The Ex-Con Next Door

How communities are preparing for the largest exodus of prisoners in American history

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Jesse Howes looks in on inmates soon to be released from the El Dorado Correctional facility in Kansas.

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Back in Wichita, city officials are trying to think beyond individual offenders and toward the community to which they will return. One downtown neighborhood that is flush with ex-cons is a blighted grid of boarded-up houses, empty lots, and scattered trash. Howes, who grew up nearby, imagines prisoners returning to these streets and the hurdles they'll face. But the city, using state and local re-entry funds, is working with developers to change the scene, pairing the unemployed with businesses, targeting healthcare services, even trying to improve math and reading scores for children. "Transforming the physical aspects of the neighborhood is often just as important as helping the individuals," says Sandra Moore, president of Urban Strategies, a St. Louis-based company that is consulting with Wichita.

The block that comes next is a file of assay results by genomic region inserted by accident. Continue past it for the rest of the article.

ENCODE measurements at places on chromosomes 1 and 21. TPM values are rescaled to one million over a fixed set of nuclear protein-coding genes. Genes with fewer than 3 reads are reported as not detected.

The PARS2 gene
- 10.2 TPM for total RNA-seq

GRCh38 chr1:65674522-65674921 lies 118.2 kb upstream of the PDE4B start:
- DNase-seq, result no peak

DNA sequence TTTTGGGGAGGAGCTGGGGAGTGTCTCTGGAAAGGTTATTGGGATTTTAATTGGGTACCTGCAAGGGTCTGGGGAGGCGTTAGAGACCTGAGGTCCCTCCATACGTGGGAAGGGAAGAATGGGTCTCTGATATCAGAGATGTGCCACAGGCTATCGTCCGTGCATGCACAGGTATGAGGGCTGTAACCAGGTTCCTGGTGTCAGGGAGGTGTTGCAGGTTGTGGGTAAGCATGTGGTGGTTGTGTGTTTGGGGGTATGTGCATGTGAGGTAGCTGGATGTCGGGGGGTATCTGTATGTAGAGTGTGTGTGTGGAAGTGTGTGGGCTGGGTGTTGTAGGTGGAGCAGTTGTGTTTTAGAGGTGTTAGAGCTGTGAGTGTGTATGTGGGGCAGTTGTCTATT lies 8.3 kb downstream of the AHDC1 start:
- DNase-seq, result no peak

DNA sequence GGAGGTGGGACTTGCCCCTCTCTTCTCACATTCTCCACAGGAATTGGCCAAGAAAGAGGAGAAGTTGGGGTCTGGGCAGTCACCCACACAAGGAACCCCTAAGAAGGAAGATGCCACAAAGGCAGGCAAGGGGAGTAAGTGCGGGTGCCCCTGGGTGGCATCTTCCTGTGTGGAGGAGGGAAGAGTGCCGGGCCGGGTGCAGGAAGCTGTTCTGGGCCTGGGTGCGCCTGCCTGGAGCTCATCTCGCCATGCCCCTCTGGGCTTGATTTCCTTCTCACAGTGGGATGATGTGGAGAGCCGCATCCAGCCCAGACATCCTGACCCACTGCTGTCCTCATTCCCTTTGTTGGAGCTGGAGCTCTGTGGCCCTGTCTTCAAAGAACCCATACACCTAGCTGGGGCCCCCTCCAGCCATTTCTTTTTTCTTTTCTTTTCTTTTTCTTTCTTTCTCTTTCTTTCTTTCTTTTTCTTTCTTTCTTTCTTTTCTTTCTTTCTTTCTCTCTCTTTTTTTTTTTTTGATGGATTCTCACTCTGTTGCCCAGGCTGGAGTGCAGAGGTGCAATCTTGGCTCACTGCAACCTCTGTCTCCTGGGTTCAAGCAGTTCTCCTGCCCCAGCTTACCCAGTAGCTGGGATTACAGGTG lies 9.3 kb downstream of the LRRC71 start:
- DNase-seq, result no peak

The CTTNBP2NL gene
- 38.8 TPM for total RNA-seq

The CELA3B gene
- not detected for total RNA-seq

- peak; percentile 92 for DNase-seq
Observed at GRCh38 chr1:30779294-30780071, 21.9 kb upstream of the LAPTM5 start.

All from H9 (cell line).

Orville S., 39, who was sentenced in January 2004 for aggravated sex battery and intentional touching, is now in a Wichita work-release program that keeps him confined at night but allows him to work during the day. He is skilled in plastics manufacturing, but there are no jobs at a local factory. He had a lead on a position at an automotive parts store, but that too came up empty. "Jobs are hard to find because of my crime," he says, after being denied a janitor's job at a local church. But he's hopeful. "I'll find something," Orville says. "I can't afford to get in trouble again."